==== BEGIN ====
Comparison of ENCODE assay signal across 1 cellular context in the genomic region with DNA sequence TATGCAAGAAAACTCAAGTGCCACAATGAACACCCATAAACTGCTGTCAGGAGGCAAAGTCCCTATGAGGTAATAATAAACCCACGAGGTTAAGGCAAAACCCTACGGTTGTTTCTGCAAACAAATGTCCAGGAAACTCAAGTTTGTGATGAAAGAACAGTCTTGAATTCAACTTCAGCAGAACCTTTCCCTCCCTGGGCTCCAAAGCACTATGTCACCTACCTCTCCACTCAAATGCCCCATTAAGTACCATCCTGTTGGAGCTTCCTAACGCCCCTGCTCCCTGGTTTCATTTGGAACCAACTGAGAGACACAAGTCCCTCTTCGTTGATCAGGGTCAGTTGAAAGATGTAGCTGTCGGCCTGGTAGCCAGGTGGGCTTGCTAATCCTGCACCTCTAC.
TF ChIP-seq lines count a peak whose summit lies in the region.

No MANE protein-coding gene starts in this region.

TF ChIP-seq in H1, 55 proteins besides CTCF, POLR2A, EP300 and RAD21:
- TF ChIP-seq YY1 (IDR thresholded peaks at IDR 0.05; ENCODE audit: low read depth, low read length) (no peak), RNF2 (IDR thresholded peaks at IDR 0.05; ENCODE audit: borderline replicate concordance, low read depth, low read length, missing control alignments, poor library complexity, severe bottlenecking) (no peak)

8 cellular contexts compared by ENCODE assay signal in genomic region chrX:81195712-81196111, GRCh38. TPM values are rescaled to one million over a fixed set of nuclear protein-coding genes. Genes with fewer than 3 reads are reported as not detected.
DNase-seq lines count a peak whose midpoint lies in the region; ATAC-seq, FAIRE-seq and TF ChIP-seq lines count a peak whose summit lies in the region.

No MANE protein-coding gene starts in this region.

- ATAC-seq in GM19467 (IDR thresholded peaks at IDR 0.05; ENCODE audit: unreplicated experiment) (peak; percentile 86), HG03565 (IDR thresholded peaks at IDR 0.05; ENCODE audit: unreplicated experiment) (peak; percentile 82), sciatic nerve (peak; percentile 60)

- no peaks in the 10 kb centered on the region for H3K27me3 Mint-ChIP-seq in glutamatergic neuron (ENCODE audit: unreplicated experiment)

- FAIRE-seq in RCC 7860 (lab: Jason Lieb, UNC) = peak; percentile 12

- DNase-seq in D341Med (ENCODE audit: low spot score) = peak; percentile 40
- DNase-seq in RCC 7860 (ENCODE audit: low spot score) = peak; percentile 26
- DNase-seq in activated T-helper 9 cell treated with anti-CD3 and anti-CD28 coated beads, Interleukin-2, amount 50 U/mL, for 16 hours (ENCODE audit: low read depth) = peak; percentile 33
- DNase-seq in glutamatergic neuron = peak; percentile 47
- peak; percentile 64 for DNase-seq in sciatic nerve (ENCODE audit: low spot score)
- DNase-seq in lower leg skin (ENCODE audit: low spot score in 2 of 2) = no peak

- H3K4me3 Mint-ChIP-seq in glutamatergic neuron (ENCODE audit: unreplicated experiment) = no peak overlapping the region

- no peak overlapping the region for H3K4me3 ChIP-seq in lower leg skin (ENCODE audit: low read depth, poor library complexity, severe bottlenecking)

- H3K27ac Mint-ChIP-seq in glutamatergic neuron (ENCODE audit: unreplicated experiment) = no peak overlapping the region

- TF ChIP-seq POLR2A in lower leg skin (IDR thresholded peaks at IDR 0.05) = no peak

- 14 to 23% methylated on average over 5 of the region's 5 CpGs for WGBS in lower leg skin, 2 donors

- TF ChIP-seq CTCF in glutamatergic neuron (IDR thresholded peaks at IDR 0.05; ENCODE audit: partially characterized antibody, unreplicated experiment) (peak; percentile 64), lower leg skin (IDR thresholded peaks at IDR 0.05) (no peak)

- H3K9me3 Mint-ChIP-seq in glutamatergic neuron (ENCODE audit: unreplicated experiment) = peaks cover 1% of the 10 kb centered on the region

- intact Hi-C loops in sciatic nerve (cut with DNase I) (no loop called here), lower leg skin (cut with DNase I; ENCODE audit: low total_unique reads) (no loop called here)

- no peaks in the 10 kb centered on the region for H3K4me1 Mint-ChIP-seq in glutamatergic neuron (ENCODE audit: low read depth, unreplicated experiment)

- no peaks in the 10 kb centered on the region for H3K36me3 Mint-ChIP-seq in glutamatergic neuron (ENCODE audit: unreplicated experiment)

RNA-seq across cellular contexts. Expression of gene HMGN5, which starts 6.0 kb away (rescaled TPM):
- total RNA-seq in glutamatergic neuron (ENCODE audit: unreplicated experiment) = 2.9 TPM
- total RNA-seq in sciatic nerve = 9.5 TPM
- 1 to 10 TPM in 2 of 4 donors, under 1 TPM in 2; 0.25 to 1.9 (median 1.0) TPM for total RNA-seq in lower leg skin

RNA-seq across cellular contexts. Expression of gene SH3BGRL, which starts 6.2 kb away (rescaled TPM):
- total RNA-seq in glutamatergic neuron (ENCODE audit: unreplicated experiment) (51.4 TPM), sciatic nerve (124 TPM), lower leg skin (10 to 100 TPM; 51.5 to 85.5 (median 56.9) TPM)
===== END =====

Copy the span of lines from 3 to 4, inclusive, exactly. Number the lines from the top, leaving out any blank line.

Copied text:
No MANE protein-coding gene starts in this region.

TF ChIP-seq in H1, 55 proteins besides CTCF, POLR2A, EP300 and RAD21: